Mosquitoes are insects belonging to the order Diptera, the True Flies. Like all True Flies, they have two wings, but unlike other flies, mosquito wings have scales. Female mosquitoes’ mouthparts form a long piercing-sucking proboscis. Males differ from females by having feathery antennae and mouthparts not suitable for piercing skin. A mosquito’s principal food is nectar or a similar sugar source.
There are over 3,000 different species of mosquitoes throughout the world; currently 176 species are recognized in the United States. A new species, Anopheles grabhamii, was reported from the Florida Keys in 2001 (Darsie et al. 2002). Each mosquito species has a Latin scientific name, such as Anopheles quadrimaculatus. Anophelesis the “generic” name of a group of closely related mosquitoes and quadrimaculatus is the “species” name that represents a group of individuals that are similar in structure and physiology and capable of interbreeding. These names are used in a descriptive manner so that the name tells something about each particular mosquito, for example, Anopheles – Greek meaning hurtful or prejudicial and quadrimaculatus – Latin meaning four spots (4 dark spots on the wings). Some species have what are called “common names” as well as scientific names, such as Ochlerotatus taeniorhynchus, the “black salt marsh mosquito.”
Scientific investigators (taxonomists) are constantly looking for new mosquitoes, as well as reviewing previously identified specimens for new information or identifying characteristics. Better microscopic equipment developed in the last 20 years has improved the taxonomist’s ability to determine differences between species. Recently such a review by Dr. John Reinert (2000) led to a change in the name of many mosquitoes belonging to the genus Aedes. Using improved methods and over 30 years experience he elevated a subgenus of Aedes (Ochlerotatus) to the status of genus. This will necessitate the renaming of many mosquitoes previously named Aedes to the genus Ochlerotatus and the rewriting of many taxonomic keys important to public health entomologists working in mosquito control.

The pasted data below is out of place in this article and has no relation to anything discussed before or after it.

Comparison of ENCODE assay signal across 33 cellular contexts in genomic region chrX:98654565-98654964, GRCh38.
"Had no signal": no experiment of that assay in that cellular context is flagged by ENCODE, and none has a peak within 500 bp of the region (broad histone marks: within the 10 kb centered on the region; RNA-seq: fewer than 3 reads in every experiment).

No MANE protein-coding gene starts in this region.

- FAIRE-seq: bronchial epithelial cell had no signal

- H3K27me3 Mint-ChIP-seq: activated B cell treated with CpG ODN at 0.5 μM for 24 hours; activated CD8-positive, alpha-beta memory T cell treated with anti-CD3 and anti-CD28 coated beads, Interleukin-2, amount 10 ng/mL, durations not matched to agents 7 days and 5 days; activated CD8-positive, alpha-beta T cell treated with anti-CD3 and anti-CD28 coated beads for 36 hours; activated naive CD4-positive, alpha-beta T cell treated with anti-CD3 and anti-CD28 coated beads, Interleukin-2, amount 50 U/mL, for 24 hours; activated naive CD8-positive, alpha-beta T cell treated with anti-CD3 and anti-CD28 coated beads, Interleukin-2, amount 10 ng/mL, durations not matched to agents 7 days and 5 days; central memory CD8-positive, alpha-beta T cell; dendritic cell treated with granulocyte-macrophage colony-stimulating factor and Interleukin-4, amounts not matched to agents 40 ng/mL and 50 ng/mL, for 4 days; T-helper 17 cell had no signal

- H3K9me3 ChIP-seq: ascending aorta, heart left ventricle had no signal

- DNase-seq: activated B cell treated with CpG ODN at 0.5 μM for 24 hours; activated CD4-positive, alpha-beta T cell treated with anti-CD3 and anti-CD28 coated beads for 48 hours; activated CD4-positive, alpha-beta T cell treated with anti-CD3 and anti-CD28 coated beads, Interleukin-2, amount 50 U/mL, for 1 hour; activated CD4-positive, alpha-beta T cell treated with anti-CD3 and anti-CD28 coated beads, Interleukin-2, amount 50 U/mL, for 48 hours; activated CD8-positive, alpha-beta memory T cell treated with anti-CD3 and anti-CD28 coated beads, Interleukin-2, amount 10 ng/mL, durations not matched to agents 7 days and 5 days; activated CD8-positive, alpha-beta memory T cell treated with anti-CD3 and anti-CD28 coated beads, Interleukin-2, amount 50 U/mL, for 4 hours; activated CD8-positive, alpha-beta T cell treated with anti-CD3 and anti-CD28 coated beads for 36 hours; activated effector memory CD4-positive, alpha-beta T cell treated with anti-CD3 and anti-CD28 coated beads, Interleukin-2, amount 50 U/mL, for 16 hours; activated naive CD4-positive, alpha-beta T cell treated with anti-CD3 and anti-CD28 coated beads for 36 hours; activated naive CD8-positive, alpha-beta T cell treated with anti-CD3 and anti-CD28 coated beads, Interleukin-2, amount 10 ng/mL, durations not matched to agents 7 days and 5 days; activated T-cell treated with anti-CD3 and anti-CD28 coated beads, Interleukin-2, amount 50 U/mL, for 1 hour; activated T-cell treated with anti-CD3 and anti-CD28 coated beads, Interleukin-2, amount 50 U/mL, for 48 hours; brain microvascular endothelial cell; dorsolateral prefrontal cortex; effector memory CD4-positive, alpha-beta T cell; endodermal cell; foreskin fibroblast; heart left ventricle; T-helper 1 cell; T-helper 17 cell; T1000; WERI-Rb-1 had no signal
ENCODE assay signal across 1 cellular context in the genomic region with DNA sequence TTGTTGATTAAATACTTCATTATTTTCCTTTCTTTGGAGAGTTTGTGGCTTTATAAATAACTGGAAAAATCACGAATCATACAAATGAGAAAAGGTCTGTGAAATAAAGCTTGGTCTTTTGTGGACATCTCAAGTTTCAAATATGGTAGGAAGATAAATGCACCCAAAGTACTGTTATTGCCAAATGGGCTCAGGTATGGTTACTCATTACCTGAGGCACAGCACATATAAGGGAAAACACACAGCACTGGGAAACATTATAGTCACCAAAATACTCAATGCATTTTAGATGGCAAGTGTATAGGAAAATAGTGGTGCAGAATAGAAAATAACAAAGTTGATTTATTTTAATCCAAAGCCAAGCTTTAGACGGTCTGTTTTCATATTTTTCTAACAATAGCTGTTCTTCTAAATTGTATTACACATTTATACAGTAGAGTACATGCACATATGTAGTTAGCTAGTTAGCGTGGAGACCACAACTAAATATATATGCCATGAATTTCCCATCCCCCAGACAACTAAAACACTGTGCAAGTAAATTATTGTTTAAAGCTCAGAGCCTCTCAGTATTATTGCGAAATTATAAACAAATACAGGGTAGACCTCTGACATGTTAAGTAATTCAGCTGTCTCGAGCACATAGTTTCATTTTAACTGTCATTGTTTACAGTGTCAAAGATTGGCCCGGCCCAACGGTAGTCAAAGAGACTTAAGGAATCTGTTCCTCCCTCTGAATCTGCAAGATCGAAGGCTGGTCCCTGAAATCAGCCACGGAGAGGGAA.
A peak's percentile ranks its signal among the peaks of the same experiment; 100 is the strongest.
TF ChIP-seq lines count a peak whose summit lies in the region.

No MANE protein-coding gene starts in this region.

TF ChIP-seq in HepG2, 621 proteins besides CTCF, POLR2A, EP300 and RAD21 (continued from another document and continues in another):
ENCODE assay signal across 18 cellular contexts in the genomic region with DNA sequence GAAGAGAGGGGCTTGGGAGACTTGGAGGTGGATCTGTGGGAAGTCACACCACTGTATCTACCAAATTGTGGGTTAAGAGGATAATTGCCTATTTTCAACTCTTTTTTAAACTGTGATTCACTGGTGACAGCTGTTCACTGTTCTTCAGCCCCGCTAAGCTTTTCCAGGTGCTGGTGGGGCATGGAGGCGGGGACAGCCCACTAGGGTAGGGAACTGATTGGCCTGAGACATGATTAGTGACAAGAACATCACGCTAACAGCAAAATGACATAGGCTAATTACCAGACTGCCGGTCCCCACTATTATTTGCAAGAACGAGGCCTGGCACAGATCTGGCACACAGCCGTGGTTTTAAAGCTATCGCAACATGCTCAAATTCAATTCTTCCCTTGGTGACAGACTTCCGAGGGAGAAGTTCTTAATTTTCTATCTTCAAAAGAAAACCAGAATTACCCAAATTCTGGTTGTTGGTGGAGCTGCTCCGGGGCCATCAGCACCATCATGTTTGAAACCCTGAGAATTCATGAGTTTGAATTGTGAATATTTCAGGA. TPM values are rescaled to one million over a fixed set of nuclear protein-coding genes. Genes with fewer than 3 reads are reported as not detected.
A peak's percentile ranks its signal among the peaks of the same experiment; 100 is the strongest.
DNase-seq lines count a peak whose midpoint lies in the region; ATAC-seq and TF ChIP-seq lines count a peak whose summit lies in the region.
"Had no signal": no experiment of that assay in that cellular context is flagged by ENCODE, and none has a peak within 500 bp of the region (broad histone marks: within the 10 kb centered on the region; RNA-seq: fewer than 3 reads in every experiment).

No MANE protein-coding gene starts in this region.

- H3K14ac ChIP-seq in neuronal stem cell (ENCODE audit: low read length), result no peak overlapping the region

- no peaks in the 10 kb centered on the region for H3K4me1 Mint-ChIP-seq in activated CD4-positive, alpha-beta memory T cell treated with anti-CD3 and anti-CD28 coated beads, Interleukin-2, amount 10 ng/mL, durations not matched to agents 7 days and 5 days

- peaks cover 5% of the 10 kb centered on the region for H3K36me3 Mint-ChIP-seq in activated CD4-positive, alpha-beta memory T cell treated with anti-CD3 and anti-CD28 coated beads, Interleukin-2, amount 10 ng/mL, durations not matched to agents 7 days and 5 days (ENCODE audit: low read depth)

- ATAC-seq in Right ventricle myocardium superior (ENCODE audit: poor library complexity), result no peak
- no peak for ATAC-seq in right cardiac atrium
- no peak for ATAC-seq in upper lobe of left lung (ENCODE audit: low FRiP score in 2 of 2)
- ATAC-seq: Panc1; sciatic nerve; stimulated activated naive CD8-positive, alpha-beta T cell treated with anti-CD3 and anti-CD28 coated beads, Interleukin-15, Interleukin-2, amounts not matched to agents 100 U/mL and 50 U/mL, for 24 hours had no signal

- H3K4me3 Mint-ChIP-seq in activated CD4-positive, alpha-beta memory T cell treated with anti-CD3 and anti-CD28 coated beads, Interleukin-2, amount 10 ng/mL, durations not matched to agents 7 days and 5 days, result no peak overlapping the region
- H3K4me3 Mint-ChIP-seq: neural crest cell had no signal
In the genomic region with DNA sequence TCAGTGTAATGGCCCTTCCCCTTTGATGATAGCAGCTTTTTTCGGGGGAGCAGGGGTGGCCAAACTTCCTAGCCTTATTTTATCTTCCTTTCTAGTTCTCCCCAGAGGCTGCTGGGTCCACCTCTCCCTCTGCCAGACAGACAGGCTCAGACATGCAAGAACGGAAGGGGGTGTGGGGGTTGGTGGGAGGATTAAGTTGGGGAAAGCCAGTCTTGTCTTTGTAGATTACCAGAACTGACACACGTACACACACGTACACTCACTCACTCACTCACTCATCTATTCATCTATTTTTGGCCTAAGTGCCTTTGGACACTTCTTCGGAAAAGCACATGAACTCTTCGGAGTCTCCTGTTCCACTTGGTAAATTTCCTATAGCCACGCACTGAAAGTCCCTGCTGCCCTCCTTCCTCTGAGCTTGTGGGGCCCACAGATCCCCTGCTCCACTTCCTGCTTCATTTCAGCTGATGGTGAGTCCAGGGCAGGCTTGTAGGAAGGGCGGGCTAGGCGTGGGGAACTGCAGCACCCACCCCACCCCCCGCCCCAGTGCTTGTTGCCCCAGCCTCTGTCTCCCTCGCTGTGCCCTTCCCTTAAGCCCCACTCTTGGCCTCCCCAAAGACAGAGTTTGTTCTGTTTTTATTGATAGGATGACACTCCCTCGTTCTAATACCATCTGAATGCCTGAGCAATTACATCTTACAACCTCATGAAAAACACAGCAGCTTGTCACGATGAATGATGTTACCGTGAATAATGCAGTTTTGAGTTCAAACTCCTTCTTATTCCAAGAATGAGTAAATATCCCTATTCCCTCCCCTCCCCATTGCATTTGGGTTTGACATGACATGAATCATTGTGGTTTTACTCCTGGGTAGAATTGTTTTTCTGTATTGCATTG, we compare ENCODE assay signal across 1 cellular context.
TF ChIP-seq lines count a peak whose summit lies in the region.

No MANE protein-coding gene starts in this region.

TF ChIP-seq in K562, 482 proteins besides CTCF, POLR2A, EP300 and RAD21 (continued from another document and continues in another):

THE NAME “MOSQUITO”
The Spanish called the mosquitoes “musketas,” and the Native Hispanic Americans called them “zancudos.” “Mosquito” is a Spanish or Portuguese word meaning “little fly” while “zancudos,” a Spanish word, means “long-legged.” The use of the word “mosquito” is apparently of North American origin and dates back to about 1583. In Europe, mosquitoes were called “gnats” by the English, “Les moucherons” or “Les cousins” by French writers, while the Germans used the name “Stechmucken” or “Schnacke.” In Scandinavian countries mosquitoes were called by a variety of names including “myg” and “myyga” and the Greeks called them “konopus.” In 300 B.C., Aristotle referred to mosquitoes as “empis” in his “Historia Animalium” where he documented their life cycle and metamorphic abilities. Modern writers used the name Culex and it is retained today as the name of a mosquito genus. What is the correct plural form of the word mosquito? In Spanish it would be “mosquitos,” but in English “mosquitoes” (with the “e”) is correct.
Mosquitoes can be an annoying, serious problem in man’s domain. They interfere with work and spoil hours of leisure time. Their attacks on farm animals can cause loss of weight and decreased milk production. Some mosquitoes are capable of transmitting diseases such as malaria, yellow fever, dengue, filariasis, and encephalitis [St. Louis encephalitis (SLE), Western Equine encephalitis (WEE), LaCrosse encephalitis (LAC), Japanese encephalitis (JE), Eastern Equine encephalitis (EEE) and West Nile virus (WNV)] to humans and animals.